Arafat remained the president until his death on 11 November 2004, after which House Speaker Rauhi Fattouh became acting president. On 12 November, Fattouh instructed to start preparations for holding elections within 60 days.[15]

Mahmoud Abbas

New elections were held on 9 January 2005, and won by Mahmoud Abbas. Abbas's term expired on 9 January 2009, creating a constitutional crisis. Abbas unilaterally extended his term by one year and is recognised as president by the government of Salam Fayad, which governed parts of the West Bank. After this Aziz Dweik, as the speaker of the Palestinian Legislative Council, was recognized as acting president by the government of Ismail Haniyeh that governed the Gaza Strip. From 2014 to 2016 Rami Hamdallah was recognized by both sides as head of government and Mahmoud Abbas as president.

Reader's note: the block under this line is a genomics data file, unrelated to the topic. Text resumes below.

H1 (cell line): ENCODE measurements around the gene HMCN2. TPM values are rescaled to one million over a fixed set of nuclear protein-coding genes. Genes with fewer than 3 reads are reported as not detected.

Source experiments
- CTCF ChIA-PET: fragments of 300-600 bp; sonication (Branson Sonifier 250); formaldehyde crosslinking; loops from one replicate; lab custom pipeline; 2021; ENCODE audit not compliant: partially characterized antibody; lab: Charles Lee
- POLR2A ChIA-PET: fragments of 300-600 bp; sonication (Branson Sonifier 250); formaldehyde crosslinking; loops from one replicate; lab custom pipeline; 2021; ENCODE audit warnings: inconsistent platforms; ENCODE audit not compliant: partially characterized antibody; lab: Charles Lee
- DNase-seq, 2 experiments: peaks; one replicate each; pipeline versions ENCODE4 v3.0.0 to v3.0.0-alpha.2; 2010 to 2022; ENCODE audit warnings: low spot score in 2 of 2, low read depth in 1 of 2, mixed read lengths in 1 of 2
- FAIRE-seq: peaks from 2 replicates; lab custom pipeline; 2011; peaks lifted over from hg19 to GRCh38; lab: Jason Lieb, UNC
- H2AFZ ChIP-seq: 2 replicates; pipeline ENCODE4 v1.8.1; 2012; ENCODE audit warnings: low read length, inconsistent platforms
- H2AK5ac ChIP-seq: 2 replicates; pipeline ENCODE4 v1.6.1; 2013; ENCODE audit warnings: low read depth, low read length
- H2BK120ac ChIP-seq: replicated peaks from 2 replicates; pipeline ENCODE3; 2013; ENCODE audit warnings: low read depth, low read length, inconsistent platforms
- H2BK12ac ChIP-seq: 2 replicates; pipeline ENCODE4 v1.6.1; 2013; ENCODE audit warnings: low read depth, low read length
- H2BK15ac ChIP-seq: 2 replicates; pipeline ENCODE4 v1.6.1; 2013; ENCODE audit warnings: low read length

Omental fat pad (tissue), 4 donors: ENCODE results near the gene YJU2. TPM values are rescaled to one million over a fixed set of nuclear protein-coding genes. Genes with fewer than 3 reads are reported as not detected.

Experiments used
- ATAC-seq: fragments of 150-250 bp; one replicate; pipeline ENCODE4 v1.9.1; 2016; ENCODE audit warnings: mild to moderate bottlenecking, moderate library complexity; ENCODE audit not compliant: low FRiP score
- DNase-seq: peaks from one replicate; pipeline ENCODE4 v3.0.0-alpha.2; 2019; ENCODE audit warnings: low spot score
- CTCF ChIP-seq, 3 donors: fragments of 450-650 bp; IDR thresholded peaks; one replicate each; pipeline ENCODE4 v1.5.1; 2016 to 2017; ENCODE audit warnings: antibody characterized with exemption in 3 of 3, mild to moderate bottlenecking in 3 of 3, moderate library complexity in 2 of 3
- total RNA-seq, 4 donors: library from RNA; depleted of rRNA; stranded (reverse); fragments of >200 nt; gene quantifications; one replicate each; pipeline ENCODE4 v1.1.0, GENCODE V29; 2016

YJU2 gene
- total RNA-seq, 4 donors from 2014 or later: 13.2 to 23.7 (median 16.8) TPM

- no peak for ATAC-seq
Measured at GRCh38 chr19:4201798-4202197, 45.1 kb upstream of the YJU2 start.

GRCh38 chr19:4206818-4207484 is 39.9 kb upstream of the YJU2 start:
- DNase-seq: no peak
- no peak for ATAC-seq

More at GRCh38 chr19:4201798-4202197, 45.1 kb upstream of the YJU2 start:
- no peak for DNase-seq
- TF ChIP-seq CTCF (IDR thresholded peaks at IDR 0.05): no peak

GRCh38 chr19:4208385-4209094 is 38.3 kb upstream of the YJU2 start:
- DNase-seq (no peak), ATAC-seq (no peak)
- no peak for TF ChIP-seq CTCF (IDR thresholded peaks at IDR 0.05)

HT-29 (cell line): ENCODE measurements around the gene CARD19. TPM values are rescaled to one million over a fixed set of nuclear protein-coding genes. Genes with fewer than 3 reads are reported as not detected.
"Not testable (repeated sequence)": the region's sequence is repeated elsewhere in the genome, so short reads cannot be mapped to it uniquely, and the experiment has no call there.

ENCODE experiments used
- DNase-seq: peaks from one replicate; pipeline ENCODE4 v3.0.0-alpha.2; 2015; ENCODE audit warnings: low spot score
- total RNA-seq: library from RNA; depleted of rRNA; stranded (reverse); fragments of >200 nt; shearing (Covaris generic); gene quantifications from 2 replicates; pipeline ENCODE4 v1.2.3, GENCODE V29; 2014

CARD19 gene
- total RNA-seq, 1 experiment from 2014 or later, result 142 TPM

The title

The Arabic term Ra'ees or Ra'is (رئيس) can be translated to English as either "President" or "Chairman".

As the status of Palestine as a political entity is controversial, the use of the term President to describe the leader of the Palestinian government is controversial to some, as its use may be seen to imply a recognition of state sovereignty. Until October 2006, Israel refused to use the title "President" for the Head of Palestine.[16] The use of the term "Chairman" is controversial for the opposite reason—its use may be seen to imply denial of Palestinian aspirations for statehood.[17]

The Arabic term was used in the English text of the 1995 Israeli-Palestinian Interim Agreement on the West Bank and the Gaza Strip, part of the Oslo accords which established the PNA.[8][18] A letter delivered from (PLO Chairman) Yasser Arafat to the then Prime Minister of Israel, Yitzhak Rabin, as part of the Gaza-Jericho agreement stated that "When Chairman Arafat enters the Gaza Strip and the Jericho Area, he will use the title 'Chairman (Ra'ees in Arabic) of the Palestinian Authority' or 'Chairman of the PLO', and will not use the title 'President of Palestine.'"[19]